Fund generates 19.7% in first full year
Reinsurance veteran Don Kramer’s latest Bermuda start-up venture has got off to a flying start.
In its first full year of operations, ILS Capital Management Ltd generated a 19.7 per cent return for investors in its 1609 Fund.
The company invests in insurance-linked securities such as catastrophe bonds and managed to comfortably outperform the Swiss Re Cat Bond Index, which returned 6.4 per cent in 2014.
In an interview with The Royal Gazette, Mr Kramer said that while the sector as a whole benefited from a lack of catastrophes, the fund’s outperformance was driven by selection of both sectors and securities.
He also commented on the wave of mergers and acquisitions happening in the Bermuda reinsurance market, suggesting that well managed small survivors might benefit from the consolidation around them.
Mr Kramer said his firm’s capital was invested in higher risk securities than those reflected by the index, but that the risk was mitigated through diversification and, in some cases, by hedging.
“We believe our model should achieve good returns in nine years out of ten, with one year not so great,” Mr Kramer said.
The firm uses portfolio analytics to ensure its investments are diversified and non-correlated.
“It may be that I see something with an attractive 15 per cent return, but I don’t write it because it correlates with something else in the portfolio,” Mr Kramer explained. “We diversify by geography and by risk.”
ILS Capital Management has around $230 million of assets under management. It employs five Bermudians on the Island and four others in the US. Armand Foy, a vice-president with the firm, said investors came from a number of different categories, including pension funds, private equity, wealthy individuals and university endowments.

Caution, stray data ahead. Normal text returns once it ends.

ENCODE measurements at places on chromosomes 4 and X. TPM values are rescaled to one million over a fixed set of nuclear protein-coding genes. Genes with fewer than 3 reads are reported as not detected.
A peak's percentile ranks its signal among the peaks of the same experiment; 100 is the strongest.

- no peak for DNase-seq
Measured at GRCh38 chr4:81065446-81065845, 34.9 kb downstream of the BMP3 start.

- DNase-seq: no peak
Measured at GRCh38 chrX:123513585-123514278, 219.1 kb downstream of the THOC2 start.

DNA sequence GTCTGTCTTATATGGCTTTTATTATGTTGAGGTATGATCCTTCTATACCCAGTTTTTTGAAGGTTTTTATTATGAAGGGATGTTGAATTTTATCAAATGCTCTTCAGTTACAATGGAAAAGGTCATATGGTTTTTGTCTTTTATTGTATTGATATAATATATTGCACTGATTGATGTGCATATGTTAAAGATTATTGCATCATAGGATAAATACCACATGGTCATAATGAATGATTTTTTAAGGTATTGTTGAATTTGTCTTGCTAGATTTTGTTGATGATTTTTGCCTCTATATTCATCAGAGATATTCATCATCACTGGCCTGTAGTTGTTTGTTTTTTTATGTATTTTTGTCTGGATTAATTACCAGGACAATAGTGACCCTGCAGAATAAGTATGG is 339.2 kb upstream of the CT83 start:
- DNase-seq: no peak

Mr Kramer said the company hoped to grow — but hoped that it would not get so big as to lose the advantage of nimbleness.
“If we can generate superior returns to cat bonds and to our competitors, we would hope to expand,” he said. “But there will be a point at which size will be an issue.”
Mr Kramer is something of a reinsurance elder statesman in Bermuda, having founded companies including Ariel Re, Tempest Re and NAC Re, and having served as vice-chairman of Ace Ltd.
Asked whether he expected the wave of consolidation to continue in the Bermuda reinsurance industry, Mr Kramer said: “There’s not that much more to consolidate.”
The future of smaller, stand-alone companies would depend on how well they were managed, he added, but they could see opportunities.
“One of the issues coming out of this consolidation is third-party concentration,” Mr Kramer said. He gave the example of a reinsurance buyer which had previously bought 12 per cent of its reinsurance from Axis and another 12 per cent from PartnerRe.
As a result of the pending merger between the two, the proportion of the programme with one company would rise to nearly one quarter, potentially raising concerns over counterparty risk.
“The smaller companies could benefit from people deciding they don’t want 25 or 30 per cent of their contract with one company,” Mr Kramer said.
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